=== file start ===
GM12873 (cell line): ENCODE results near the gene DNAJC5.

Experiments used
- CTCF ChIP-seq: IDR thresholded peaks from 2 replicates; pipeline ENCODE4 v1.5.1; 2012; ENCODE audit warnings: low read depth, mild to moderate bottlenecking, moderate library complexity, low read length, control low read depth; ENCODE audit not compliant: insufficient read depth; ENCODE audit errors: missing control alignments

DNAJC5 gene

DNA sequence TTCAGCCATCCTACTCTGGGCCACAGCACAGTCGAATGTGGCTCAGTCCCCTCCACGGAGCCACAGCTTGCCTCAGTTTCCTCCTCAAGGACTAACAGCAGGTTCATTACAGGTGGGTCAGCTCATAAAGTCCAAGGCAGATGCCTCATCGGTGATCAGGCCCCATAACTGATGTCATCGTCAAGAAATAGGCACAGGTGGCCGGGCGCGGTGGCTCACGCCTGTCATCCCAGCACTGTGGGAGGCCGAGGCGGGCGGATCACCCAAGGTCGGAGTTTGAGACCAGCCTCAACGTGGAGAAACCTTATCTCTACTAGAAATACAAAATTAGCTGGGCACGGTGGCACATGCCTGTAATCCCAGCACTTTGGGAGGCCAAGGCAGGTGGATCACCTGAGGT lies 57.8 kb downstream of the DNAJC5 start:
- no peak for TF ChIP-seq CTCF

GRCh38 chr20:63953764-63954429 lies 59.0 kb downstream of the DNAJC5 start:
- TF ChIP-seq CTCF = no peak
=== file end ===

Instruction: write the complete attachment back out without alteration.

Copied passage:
GM12873 (cell line): ENCODE results near the gene DNAJC5.

Experiments used
- CTCF ChIP-seq: IDR thresholded peaks from 2 replicates; pipeline ENCODE4 v1.5.1; 2012; ENCODE audit warnings: low read depth, mild to moderate bottlenecking, moderate library complexity, low read length, control low read depth; ENCODE audit not compliant: insufficient read depth; ENCODE audit errors: missing control alignments

DNAJC5 gene

DNA sequence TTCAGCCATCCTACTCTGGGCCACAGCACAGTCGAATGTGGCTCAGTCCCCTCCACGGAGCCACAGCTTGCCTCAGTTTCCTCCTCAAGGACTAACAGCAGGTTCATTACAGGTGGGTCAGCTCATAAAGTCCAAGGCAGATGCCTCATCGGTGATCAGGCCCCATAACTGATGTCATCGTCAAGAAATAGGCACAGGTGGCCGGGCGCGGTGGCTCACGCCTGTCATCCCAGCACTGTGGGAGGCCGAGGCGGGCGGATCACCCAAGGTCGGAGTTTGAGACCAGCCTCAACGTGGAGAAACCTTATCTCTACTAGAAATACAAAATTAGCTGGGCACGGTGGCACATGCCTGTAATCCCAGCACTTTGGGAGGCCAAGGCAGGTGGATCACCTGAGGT lies 57.8 kb downstream of the DNAJC5 start:
- no peak for TF ChIP-seq CTCF

GRCh38 chr20:63953764-63954429 lies 59.0 kb downstream of the DNAJC5 start:
- TF ChIP-seq CTCF = no peak